India will seek forensic evidence from Sri Lanka to confirm the deaths of Tamil Tigers chief Velupillai Prabhakaran and his intelligence head to finally close the case on the assassination of former prime minister Rajiv Gandhi 18 years ago.
Prabhakaran and Pottu Amman, who oversaw all covert killings in the Liberation Tigers of Tamil Eelam (LTTE), were the last of two suspects still wanted in India for the killing of Gandhi, who was blown up by a woman suicide bomber at an election rally near Chennai May 21, 1991.
The LTTE initially denied killing Gandhi but in later years some of its leaders privately and otherwise voiced regrets over his death, which led to the Tigers being outlawed in India in 1992.
But the Central Bureau of Investigation (CBI), in what is acknowledged to be one of finest investigations in the world of crime, proved conclusively that Gandhi was killed by the LTTE, on the specific orders of Prabhakaran, the killer band reporting directly to Pottu Amman.
A total of 41 people were arraigned for the crime, 14 of them Indians and the others Sri Lankan Tamils.
Of the 41 as many as 12 - 11 of them Sri Lankans - committed suicide during the investigation, mostly by taking cyanide, the hallmark of LTTE. Twenty-six people faced trial and three were officially declared proclaimed offenders.
These three were Prabhakaran, Pottu Amman and Akhila, the LTTE women's wing leader who was killed by Sri Lankan security forces in 1995.
The reported killings of Prabhakaran and Pottu Amman on Monday accounts for the last of suspects in the Gandhi case who could never be caught.
The case is being pursued at the TADA (Terrorist and Disruptive Activities Act) Court at Poonamallee near Kancheepuram, close to Chennai.
According to CBI sources, once the evidence regarding the deaths of Prabhakaran and Pottu Amman is made available, the court will be told that they are dead and the case will come to a final stop.
Gandhi, who as prime minister sent the Indian Army to Sri Lanka's northeast in 1987 to end Tamil separatism, was killed when the suicide bomber, who was strapped with explosives under her clothes, exploded herself while pretending to touch his feet.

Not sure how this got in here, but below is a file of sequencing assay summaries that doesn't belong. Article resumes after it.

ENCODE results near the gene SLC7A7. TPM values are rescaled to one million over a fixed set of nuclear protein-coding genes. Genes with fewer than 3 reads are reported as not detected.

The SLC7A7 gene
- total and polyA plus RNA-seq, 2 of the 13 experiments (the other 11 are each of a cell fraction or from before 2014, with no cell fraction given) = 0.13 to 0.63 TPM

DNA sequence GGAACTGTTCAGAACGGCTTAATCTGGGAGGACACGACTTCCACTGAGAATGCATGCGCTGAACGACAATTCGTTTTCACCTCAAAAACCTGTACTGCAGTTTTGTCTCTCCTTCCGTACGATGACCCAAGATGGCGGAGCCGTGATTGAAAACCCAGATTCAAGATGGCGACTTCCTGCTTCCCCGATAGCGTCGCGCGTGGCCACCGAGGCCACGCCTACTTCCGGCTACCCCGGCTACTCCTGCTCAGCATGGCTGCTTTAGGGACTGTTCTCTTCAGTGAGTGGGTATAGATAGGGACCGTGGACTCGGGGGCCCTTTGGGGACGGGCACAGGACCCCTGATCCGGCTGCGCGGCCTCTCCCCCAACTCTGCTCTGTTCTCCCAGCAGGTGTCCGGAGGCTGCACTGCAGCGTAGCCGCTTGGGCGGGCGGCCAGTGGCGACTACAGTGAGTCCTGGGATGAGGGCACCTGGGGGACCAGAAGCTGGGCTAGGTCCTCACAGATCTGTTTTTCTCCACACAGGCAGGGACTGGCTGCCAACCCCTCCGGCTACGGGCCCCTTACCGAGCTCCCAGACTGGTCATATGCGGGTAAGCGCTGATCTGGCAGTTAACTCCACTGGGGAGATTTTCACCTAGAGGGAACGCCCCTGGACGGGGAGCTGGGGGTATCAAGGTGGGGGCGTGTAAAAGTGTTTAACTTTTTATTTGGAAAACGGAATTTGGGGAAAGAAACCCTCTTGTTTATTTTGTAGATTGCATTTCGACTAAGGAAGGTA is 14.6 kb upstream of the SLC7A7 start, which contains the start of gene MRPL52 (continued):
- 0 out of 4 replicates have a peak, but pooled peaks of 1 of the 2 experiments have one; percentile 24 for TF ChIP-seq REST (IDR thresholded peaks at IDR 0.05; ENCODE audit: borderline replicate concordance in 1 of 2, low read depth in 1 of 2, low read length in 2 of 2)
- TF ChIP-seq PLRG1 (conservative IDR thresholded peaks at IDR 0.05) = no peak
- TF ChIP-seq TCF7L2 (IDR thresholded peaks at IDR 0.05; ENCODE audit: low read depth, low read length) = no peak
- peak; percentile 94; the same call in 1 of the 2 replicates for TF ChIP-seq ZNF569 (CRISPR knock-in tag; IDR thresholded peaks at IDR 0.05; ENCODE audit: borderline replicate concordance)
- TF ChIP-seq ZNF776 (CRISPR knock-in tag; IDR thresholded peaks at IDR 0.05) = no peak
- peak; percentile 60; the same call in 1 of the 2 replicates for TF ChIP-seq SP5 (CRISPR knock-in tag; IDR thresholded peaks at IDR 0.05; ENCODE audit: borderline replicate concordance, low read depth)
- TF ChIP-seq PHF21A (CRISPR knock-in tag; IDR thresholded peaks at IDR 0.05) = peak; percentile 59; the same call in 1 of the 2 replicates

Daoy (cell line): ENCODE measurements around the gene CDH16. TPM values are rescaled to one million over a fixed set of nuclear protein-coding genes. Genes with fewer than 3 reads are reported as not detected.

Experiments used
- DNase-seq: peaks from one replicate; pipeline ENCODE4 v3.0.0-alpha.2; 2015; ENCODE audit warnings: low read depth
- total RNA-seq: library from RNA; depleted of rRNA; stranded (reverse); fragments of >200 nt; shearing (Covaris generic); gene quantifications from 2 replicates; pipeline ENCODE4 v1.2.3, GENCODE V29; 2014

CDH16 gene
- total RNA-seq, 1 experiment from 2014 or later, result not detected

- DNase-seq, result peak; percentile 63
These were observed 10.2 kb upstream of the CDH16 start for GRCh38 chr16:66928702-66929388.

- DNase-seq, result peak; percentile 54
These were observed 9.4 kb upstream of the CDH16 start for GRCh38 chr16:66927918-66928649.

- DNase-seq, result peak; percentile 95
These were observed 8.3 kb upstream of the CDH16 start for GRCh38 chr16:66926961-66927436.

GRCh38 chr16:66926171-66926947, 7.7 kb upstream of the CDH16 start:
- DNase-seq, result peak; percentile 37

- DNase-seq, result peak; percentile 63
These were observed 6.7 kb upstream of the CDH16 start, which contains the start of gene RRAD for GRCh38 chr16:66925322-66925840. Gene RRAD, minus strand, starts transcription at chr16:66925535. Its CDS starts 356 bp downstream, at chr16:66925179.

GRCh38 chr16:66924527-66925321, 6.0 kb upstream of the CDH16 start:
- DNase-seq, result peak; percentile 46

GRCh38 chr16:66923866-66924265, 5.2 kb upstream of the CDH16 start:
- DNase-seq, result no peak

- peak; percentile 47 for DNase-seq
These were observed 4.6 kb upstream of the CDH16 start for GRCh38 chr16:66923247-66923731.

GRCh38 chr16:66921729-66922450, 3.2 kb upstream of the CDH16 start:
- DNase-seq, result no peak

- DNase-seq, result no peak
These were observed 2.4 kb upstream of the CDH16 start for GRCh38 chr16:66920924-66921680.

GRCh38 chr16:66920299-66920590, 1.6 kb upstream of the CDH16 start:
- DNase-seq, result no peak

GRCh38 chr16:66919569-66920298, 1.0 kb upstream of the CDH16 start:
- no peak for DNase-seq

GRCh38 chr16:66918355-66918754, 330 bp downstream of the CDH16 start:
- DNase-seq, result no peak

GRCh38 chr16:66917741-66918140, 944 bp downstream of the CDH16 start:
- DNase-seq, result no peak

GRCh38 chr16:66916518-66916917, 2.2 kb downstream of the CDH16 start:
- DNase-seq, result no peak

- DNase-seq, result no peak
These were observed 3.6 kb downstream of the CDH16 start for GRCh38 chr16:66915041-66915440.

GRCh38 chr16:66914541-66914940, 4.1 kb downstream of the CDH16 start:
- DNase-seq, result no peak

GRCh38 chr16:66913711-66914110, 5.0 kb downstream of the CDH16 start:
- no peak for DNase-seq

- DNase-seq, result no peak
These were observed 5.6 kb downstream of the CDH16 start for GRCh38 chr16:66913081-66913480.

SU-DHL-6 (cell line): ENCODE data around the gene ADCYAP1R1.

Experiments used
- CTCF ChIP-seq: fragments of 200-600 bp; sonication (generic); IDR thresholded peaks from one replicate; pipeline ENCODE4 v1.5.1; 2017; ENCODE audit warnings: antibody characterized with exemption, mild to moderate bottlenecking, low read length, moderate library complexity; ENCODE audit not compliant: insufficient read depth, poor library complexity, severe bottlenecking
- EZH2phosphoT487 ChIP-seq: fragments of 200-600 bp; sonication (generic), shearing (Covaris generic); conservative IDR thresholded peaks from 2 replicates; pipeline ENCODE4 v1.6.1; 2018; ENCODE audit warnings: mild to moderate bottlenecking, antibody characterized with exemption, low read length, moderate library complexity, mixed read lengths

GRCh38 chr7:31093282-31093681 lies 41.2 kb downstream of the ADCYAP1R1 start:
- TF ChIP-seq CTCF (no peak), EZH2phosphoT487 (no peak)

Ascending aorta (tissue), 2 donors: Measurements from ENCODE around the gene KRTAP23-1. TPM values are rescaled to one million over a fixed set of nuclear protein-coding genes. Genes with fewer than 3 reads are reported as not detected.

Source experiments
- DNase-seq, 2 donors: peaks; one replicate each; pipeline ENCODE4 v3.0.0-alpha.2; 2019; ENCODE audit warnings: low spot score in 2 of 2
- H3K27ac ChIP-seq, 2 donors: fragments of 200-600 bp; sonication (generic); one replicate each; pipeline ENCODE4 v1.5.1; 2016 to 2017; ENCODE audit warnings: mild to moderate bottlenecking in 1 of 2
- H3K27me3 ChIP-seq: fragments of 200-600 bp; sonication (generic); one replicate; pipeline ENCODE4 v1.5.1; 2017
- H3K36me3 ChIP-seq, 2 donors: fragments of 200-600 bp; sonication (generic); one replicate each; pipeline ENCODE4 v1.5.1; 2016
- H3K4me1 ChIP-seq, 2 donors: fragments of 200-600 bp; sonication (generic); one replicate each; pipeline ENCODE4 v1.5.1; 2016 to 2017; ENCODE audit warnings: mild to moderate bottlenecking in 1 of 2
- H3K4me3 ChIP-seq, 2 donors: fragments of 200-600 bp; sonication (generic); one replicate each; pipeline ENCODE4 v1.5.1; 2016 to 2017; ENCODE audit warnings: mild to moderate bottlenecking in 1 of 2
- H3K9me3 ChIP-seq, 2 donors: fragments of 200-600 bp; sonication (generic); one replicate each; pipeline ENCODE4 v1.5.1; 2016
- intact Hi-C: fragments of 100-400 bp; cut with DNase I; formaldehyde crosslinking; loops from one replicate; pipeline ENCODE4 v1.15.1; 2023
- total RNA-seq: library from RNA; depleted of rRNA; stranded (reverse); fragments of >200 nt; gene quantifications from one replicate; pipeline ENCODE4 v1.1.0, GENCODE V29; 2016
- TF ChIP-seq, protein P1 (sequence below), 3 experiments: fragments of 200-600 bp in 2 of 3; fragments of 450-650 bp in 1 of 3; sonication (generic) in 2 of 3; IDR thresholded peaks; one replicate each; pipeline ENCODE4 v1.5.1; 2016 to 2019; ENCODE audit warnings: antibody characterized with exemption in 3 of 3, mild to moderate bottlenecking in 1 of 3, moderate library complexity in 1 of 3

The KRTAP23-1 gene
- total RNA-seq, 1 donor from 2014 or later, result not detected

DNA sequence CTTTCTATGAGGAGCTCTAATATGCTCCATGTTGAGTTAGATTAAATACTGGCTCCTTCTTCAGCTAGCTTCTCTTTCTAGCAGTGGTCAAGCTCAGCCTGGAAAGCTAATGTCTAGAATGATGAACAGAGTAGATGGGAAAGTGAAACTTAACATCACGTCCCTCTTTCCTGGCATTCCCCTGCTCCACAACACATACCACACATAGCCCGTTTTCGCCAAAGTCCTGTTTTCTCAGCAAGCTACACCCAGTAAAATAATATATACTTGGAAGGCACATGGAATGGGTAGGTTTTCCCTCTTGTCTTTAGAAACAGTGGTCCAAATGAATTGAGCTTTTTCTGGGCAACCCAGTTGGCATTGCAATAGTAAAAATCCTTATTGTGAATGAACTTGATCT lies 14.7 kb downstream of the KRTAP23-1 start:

The CBI formally registered a case May 24, 1991 and began its investigation. A chargesheet was filed May 20, 1992 and the trial began Jan 19, 1994.
On June 5, 1995, India formally submitted to Sri Lanka a request that Prabhakaran and Pottu Amman should be extradited if and when they were caught.
On Jan 28, 1998, a court sentenced all those who were tried to death. The only exceptions were Prabhakaran, Pottu Amman and Akhila since they did not face trial.
The Supreme Court modified the verdict in May 1999, confirming capital punishment only in four cases and sentencing three to life. The others were set free against time they had spent in prison.
CBI officers involved in the Gandhi assassination case still recall with pride how they pursued the suspects in and beyond Tamil Nadu, in the process decimating an elaborate network the LTTE had built for itself in the state.
"We chased them on foot, on motorcycles, in cars, even by helicopters," one officer, who did not wish to be identified, told IANS. "There were nights when we slept in our cars on the roadside. Once I did not get to sleep for 12 straight nights. In the end, the LTTE was stunned by what we achieved."